1/2 cup buttermilk or sour milk* (see note below)

  • Sour milk is just regular milk that has been left out for a few hours. The bacteria in the air will create lactic acid, which gives the sour flavor.
  • Buttermilk is created when butter is churned, and it’s essentially the liquid that remains in the butter after being churned. You can also use regular milk and add 1 tsp of vinegar or lemon juice to it—this will get you some of that buttermilk flavor as well!

6 Tbsp vegetable oil

Vegetable oil is the fat in this recipe. You can use any type of oil you want, but vegetable oil is the most commonly used. The amount of oil you use depends on your loaf pan: if you have a large one, use less; if you have a small one, use more. For example, if we have a 9×5 inch loaf pan (the standard size), we would pour in 4 cups of water and then add 6 Tbsp vegetable oil to it. If instead we have a smaller 8×4 inch loaf pan (which would be ideal for making pumpkin bread muffins), then we would only need 2 cups of water and 4 Tbsp vegetable oil since there’s less room in there!

The best part about baking breads like this one is that they’re so flexible—you can play around with different ingredients until your heart’s content! You could even omit some parts altogether or substitute them with something else entirely…but let’s not get ahead of ourselves just yet!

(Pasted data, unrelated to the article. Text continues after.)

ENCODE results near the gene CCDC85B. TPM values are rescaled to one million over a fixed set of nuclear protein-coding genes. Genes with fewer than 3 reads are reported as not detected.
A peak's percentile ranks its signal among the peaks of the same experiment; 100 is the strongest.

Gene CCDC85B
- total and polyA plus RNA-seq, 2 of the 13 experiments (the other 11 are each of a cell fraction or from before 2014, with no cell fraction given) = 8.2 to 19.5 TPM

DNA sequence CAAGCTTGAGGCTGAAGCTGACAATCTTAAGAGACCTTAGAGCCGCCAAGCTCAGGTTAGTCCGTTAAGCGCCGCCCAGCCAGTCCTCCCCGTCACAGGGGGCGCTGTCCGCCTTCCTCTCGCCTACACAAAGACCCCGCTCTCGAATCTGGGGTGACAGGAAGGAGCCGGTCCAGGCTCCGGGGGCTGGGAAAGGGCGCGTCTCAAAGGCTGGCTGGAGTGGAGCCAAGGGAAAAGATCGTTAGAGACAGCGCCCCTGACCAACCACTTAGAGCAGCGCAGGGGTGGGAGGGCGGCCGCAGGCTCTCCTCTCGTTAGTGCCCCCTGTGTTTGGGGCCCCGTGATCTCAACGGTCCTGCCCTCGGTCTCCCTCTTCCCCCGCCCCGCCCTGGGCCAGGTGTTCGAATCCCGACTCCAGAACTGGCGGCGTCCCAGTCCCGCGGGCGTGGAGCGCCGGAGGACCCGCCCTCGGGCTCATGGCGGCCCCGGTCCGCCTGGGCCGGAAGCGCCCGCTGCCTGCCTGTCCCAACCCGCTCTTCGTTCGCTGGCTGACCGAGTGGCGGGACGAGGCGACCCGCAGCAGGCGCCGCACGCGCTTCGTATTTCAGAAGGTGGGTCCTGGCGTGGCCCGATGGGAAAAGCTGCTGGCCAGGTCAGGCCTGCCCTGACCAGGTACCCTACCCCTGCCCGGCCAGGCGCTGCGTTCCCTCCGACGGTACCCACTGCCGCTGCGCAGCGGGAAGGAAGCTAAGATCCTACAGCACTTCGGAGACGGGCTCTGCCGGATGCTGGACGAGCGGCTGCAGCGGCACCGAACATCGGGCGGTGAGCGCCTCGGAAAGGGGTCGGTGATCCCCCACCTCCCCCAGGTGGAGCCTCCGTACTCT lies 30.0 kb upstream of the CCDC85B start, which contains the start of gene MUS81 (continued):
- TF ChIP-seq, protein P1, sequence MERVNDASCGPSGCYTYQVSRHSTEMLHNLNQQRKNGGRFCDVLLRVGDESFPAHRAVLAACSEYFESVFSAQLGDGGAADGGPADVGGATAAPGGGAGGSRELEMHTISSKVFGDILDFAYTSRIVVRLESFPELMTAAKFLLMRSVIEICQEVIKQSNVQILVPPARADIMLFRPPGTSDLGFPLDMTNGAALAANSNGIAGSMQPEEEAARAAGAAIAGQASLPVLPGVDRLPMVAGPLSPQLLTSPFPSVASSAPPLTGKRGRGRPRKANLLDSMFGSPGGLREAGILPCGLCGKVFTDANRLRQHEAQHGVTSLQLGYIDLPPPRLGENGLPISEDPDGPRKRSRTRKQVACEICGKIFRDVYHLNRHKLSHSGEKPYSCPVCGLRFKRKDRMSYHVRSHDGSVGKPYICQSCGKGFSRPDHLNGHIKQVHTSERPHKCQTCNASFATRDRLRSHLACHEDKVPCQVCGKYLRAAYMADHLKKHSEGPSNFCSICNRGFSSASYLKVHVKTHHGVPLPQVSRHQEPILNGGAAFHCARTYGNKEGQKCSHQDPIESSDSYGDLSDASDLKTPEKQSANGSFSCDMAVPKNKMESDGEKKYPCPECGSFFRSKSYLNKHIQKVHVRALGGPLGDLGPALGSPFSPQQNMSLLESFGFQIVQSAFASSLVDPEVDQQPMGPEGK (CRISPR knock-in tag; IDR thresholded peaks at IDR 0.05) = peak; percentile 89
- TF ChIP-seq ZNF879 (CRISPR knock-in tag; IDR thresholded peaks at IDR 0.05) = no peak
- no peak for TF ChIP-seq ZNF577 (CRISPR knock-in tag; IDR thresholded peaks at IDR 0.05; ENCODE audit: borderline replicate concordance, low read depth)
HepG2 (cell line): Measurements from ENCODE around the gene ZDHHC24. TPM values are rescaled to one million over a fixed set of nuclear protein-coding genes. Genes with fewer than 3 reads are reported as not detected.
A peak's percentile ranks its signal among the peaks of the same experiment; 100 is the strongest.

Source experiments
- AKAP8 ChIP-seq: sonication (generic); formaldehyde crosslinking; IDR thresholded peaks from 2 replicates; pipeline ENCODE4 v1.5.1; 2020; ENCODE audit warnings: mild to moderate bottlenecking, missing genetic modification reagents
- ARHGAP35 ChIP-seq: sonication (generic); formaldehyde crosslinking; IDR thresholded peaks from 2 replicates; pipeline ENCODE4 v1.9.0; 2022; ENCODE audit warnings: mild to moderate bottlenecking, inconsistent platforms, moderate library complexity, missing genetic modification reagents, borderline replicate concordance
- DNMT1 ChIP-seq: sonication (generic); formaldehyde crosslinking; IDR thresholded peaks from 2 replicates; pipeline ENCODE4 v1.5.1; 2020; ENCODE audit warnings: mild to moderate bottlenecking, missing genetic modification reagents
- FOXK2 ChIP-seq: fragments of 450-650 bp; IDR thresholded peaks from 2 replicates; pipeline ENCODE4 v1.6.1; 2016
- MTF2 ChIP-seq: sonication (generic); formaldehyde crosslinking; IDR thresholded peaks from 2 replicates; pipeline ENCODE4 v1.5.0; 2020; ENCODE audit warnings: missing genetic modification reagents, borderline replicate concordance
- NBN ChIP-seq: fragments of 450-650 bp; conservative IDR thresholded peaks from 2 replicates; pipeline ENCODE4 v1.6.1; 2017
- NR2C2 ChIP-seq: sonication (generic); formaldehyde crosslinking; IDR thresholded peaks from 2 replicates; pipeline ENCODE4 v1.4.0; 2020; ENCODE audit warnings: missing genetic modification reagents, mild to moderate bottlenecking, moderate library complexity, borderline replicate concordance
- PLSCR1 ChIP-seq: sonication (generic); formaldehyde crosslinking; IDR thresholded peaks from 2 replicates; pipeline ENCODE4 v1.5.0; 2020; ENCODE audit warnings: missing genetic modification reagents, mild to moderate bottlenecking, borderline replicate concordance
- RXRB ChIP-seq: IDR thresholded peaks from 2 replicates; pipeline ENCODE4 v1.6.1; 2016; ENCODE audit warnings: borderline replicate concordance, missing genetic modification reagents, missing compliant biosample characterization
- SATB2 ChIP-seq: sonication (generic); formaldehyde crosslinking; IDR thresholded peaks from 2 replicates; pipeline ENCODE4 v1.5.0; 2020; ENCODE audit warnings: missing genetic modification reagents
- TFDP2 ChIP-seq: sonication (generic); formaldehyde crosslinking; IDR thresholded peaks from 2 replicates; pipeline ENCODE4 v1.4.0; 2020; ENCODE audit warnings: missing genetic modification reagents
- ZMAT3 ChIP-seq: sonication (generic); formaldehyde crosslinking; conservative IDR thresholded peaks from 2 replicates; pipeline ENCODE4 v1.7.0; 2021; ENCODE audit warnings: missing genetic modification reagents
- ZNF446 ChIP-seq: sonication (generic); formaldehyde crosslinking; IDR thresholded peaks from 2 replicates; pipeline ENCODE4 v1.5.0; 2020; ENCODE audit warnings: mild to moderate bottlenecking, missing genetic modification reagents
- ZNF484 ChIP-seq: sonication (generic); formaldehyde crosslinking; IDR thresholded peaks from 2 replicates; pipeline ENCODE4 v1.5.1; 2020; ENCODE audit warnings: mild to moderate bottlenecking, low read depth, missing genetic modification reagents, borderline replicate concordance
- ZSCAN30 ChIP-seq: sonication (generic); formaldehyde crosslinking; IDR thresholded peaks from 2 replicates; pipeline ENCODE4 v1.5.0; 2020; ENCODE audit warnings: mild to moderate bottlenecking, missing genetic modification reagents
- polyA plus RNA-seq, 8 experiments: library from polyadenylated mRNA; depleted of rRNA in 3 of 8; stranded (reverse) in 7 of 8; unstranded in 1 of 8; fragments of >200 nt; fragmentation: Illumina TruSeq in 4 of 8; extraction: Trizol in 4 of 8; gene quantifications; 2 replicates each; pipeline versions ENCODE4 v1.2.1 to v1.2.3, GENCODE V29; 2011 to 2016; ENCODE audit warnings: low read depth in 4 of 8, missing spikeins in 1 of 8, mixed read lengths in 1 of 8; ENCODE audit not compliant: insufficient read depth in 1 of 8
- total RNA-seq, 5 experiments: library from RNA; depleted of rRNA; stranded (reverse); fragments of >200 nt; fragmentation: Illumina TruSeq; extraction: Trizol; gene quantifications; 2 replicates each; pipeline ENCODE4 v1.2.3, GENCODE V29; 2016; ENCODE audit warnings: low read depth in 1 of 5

Preheat oven to 350F degrees. Spray a 9×5-inch loaf pan with nonstick spray.

  • Preheat oven to 350F degrees. Spray a 9×5-inch loaf pan with nonstick spray.
  • In the bowl of an electric mixer fitted with paddle attachment, beat together sugar and oil until well combined. Add eggs one at a time, beating well after each addition, scraping down sides and bottom of bowl as needed (be careful not to over-beat).
  • Add pumpkin puree and vanilla extract; beat until smooth (1 minute). Add dry ingredients alternately with sour cream on low speed until just combined (do not over mix; batter should be lumpy). Gently fold in chocolate chips using wooden spoon or rubber spatula (do not use electric mixer for this step; you want some flaked pieces of chocolate left in your finished bread).
  • Pour batter into prepared loaf pan and bake until toothpick inserted into center comes out clean, about 60-65 minutes.* Cool completely before slicing into 1-inch slices! Enjoy!

Conclusion

Bake at 350 degrees for approximately 50 minutes.